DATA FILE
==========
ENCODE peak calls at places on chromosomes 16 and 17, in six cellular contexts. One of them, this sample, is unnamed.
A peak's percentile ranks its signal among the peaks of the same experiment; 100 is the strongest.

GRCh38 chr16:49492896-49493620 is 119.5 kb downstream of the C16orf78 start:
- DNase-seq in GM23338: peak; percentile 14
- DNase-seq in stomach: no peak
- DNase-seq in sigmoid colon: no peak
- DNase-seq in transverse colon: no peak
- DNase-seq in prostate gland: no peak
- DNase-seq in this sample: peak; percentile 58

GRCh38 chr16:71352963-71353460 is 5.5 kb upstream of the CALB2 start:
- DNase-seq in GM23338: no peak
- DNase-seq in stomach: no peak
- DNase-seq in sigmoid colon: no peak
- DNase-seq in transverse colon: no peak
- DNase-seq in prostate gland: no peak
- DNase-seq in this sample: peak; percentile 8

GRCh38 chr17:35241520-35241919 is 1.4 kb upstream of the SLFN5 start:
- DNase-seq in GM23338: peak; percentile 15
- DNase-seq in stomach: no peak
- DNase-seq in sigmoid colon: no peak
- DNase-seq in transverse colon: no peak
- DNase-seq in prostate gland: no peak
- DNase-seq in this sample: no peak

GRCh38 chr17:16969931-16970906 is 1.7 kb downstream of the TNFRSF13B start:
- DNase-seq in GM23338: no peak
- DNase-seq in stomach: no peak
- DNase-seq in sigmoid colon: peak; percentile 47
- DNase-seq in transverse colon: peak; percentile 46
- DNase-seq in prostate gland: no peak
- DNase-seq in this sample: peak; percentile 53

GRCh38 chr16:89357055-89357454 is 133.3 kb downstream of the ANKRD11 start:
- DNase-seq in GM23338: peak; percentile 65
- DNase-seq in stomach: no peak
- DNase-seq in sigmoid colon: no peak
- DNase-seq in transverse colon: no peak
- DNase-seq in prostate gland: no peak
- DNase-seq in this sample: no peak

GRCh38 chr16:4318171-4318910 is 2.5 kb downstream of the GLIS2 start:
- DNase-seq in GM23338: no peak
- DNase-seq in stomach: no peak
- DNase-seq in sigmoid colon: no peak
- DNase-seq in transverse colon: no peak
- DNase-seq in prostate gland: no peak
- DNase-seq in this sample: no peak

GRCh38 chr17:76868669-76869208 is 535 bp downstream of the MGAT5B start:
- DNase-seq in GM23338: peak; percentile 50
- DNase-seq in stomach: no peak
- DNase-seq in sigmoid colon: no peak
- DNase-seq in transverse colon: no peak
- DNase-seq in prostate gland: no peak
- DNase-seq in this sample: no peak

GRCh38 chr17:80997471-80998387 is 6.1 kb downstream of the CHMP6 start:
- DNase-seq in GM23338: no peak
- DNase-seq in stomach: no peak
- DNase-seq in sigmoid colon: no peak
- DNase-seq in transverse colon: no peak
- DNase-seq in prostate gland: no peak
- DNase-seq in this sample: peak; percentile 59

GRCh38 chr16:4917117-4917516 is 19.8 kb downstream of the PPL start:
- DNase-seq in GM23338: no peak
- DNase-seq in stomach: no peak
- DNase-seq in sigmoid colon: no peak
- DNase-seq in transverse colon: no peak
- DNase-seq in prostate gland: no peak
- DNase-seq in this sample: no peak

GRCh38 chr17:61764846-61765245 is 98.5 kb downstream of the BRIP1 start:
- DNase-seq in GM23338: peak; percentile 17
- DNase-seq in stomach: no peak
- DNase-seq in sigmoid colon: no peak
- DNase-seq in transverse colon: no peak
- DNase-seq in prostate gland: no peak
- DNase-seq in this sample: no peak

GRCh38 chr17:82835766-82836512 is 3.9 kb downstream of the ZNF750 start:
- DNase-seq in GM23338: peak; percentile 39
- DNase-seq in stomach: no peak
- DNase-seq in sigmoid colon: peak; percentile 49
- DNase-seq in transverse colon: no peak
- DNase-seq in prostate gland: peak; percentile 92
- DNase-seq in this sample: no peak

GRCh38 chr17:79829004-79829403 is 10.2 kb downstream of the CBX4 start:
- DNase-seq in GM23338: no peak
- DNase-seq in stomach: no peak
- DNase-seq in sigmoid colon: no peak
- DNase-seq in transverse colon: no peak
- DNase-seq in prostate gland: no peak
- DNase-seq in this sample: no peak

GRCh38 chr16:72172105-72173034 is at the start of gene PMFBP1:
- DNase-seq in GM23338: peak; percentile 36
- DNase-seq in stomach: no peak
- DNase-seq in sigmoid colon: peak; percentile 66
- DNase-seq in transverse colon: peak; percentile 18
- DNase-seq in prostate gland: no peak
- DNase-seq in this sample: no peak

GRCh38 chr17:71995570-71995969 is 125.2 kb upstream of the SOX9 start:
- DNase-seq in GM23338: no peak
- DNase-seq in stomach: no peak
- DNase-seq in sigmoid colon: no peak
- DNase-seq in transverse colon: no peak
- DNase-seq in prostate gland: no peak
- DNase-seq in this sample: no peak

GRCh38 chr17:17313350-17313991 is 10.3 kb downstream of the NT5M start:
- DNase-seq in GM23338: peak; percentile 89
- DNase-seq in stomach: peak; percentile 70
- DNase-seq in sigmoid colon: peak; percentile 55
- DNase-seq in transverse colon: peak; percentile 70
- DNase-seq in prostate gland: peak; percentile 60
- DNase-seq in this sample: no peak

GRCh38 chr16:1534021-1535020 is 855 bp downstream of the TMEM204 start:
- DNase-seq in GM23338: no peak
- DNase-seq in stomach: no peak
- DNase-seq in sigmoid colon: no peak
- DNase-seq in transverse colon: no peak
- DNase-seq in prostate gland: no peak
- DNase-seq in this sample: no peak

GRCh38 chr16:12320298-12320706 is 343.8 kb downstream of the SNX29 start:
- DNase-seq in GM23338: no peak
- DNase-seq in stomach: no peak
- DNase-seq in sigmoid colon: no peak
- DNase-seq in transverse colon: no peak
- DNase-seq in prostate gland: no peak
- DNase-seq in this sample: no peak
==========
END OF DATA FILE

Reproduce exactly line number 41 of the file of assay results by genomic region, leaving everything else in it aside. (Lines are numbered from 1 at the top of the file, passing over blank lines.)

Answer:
- DNase-seq in sigmoid colon: no peak